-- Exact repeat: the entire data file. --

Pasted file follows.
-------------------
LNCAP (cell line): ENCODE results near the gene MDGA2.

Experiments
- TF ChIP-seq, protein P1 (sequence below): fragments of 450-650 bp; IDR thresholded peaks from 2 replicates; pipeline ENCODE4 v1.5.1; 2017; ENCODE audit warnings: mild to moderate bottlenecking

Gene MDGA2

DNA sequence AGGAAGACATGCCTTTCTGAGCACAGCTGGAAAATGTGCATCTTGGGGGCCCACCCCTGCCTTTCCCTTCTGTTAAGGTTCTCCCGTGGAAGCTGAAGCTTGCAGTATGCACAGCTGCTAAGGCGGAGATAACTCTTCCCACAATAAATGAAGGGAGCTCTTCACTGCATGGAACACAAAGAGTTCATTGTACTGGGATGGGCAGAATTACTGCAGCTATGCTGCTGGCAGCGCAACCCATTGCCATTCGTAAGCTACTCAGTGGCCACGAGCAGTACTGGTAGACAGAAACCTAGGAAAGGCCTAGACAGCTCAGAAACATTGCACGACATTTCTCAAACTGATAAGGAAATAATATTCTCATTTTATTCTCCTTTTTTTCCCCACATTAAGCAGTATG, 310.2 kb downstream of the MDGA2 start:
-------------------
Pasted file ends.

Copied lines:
LNCAP (cell line): ENCODE results near the gene MDGA2.

Experiments
- TF ChIP-seq, protein P1 (sequence below): fragments of 450-650 bp; IDR thresholded peaks from 2 replicates; pipeline ENCODE4 v1.5.1; 2017; ENCODE audit warnings: mild to moderate bottlenecking

Gene MDGA2

DNA sequence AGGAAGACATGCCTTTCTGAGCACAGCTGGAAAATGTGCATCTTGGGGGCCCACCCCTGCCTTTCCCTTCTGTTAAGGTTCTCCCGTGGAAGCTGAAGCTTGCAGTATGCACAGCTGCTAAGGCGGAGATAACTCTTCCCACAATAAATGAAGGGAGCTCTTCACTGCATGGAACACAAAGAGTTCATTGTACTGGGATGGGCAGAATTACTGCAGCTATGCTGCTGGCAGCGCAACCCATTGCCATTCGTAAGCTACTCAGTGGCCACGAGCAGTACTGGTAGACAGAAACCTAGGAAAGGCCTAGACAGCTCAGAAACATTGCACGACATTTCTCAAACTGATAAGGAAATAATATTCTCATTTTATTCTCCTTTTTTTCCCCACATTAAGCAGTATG, 310.2 kb downstream of the MDGA2 start: